In Conversation: Coronavirus Changes the Narrative, Brings Climate Campaigners Back to Basic Values, Howard Says
Courtney Howard is an emergency room doctor in Yellowknife, Northwest Territories and president of the Canadian Association of Physicians for the Environment. Since the dawn of the coronavirus pandemic, she’s been scrambling to prepare for a wave of new cases, while encouraging fellow climate communicators to take care of themselves, be kind to each other, and develop a new narrative that fits the unprecedented moment we all find ourselves in.
The Energy Mix: What are you doing differently, and what should the climate community be doing differently, in light of the pandemic?
Like this story? Subscribe to The Energy Mix and never miss an edition of our free e-digest.
Howard: We’ve been working with this meta-narrative about our house being on fire, and about the need to listen to the science and act quickly so that catastrophic outcomes don’t happen, and the fact that there are many ways we can improve life right now with the solutions we have. Now we’re working with a population that is immersed in crisis and very anxious. I’m seeing people coming in expressing anxiety, and with stress-related headaches, stomach aches, and increased levels of violence. People are really worried.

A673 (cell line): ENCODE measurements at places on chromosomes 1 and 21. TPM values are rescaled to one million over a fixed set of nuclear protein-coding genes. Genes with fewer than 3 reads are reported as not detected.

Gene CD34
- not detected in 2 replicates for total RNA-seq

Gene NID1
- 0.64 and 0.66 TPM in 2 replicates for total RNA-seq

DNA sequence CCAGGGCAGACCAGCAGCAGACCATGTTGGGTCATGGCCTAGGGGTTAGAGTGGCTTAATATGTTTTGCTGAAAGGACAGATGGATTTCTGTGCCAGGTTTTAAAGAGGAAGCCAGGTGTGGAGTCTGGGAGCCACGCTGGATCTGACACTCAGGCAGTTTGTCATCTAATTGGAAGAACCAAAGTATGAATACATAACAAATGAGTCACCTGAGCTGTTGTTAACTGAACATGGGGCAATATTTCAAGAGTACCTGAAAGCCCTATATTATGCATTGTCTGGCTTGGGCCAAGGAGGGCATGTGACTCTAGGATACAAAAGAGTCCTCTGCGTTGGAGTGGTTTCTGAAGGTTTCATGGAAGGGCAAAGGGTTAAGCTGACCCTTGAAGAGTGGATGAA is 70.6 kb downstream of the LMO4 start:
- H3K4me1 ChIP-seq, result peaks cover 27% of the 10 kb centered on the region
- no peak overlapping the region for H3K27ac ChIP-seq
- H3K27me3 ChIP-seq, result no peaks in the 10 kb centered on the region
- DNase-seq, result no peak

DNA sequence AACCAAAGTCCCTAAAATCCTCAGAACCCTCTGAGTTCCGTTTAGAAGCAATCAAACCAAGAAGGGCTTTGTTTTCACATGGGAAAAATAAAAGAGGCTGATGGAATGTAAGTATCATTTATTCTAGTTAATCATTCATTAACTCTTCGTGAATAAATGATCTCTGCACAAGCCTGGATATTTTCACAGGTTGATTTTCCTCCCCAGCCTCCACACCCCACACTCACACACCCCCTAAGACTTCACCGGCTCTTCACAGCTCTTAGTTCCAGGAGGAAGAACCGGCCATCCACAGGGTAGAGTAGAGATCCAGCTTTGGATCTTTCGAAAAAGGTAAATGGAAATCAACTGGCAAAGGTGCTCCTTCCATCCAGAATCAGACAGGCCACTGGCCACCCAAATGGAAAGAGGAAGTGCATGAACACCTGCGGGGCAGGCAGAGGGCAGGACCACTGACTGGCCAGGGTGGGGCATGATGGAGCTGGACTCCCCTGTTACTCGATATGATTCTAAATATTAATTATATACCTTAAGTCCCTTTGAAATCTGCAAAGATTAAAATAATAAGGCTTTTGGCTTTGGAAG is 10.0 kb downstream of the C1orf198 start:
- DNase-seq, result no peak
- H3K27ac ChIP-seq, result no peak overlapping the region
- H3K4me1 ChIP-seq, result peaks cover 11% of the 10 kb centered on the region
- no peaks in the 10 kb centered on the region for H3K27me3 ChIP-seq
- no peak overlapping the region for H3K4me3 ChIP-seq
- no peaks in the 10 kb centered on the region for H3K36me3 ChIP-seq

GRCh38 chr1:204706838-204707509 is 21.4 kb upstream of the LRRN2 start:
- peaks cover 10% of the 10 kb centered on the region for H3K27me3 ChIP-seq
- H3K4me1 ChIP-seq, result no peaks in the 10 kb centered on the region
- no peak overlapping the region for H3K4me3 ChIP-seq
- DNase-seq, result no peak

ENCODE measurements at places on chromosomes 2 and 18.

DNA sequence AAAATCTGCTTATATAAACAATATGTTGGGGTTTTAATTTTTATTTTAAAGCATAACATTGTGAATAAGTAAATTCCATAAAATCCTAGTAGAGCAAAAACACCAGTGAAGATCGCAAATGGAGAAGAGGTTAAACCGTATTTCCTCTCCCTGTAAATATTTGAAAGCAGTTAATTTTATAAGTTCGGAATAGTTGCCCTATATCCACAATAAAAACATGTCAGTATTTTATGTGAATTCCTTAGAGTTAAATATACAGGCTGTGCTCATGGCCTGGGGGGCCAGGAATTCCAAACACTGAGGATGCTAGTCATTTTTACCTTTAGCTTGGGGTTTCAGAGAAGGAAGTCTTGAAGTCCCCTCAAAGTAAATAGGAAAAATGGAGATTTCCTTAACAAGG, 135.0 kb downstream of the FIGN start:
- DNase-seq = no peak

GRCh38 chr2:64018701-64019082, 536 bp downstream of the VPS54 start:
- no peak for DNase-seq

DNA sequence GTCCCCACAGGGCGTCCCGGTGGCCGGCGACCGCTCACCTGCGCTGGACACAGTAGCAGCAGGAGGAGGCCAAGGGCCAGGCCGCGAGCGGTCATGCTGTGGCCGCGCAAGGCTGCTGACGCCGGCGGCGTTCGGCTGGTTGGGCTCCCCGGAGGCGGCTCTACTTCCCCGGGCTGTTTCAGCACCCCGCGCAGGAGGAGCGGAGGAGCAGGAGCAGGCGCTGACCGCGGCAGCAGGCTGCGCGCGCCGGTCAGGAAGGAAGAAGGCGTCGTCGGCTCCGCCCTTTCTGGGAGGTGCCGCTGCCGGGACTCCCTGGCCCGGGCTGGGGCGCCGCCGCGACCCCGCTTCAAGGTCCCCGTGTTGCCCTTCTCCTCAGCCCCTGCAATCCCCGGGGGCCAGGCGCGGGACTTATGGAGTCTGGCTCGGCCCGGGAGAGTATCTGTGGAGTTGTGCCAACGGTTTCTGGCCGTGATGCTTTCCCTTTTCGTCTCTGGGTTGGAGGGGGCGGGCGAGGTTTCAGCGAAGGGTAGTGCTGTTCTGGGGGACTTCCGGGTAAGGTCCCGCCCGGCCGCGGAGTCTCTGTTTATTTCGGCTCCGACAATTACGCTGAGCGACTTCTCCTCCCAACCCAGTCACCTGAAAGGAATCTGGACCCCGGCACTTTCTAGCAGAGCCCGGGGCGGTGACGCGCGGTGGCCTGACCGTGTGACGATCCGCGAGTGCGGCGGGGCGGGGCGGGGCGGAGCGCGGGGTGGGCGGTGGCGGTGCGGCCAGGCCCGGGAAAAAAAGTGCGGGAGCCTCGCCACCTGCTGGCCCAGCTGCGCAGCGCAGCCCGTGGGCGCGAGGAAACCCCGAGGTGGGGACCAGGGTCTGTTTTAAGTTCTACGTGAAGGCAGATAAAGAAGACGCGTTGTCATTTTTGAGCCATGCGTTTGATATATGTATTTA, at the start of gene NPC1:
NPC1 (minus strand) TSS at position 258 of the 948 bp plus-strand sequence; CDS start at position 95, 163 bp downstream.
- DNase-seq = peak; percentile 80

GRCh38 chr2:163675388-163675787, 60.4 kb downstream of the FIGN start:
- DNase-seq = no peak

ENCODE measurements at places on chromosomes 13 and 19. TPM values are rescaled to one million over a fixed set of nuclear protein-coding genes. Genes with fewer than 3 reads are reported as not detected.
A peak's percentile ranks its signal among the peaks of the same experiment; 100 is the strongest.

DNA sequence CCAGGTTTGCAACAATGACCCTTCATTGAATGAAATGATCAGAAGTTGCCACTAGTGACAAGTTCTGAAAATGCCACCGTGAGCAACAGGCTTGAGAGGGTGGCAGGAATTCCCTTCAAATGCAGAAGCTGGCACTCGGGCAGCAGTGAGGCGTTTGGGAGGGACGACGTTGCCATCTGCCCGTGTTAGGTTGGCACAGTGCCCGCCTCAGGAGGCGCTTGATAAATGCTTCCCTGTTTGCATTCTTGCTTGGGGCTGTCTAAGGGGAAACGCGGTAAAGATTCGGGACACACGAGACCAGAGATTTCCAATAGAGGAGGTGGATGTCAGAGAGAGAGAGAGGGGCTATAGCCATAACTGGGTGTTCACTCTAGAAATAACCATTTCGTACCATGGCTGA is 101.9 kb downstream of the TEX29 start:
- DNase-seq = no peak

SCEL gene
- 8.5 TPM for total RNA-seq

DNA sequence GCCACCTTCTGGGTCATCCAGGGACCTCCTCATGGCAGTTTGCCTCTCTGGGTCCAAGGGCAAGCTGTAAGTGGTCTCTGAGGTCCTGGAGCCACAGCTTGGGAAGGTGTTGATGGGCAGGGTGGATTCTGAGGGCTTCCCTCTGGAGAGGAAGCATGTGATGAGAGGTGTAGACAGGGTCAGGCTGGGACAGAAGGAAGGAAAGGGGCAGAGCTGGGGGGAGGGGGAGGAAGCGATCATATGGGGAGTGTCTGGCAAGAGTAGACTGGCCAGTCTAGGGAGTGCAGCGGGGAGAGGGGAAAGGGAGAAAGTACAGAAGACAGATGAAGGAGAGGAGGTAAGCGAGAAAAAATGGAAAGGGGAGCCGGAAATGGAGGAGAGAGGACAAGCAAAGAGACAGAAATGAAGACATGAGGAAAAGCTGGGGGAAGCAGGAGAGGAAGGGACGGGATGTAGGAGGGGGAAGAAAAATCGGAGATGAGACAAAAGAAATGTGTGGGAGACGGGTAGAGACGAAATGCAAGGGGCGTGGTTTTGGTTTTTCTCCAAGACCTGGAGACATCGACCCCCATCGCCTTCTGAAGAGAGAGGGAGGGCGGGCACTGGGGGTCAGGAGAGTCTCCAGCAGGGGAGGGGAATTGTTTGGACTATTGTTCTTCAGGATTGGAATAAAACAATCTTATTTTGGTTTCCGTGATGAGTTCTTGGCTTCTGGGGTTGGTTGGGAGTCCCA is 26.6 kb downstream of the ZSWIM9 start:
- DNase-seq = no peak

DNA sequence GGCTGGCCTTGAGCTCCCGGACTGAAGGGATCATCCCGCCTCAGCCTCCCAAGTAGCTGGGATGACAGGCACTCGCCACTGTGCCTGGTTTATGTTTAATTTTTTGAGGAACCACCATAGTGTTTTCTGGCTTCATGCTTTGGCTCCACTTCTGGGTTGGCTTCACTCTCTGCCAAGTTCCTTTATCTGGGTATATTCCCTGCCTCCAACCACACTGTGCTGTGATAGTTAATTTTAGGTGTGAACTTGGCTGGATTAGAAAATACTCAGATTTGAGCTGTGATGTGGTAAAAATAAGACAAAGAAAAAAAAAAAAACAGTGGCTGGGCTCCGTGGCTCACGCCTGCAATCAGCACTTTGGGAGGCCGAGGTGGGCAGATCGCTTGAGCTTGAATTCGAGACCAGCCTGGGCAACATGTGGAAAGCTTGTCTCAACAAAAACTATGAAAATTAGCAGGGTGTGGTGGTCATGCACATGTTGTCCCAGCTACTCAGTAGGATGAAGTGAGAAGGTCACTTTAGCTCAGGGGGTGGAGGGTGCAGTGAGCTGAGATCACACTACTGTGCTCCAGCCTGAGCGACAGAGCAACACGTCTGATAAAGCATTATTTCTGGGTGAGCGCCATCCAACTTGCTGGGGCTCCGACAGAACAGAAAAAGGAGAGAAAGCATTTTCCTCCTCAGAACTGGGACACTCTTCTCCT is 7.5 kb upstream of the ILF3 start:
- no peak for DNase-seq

So if we come in with a climate crisis narrative at this moment, people just won’t have the energy to cope with it. And we always need to be respectful of where people are at.
But the coronavirus has underlined that we’re all in this together, and that a lack of attention to the interface between humans and the natural world puts us at immense risk. Because the origin of this health crisis is a zoonotic virus that made its leap into humans as a result of a lack of care at the intersection between people and animals. The coronavirus crisis underlines the need for us to acknowledge that human systems depend on a well-managed interface with natural systems.
The Mix: Is that a narrative that resonates better when people are terrified?
Howard: The ecological determinants of health—water, soil, climate, biodiversity—are the necessary foundation for the financial and economic systems that allow us to build things like roads, hospitals, schools, stock markets and the other elements that give rise to what we refer to as the social determinants of health—things like housing, income, education. So not only do both of these social and ecological factors have direct impacts on health, but both sets of elements need to be stable and productive in order for us to have adequate resources to construct what is in fact an incredibly complex system—our clinics and hospitals—including the logistical supply chains that keep them stocked, and the highly-trained people who staff them.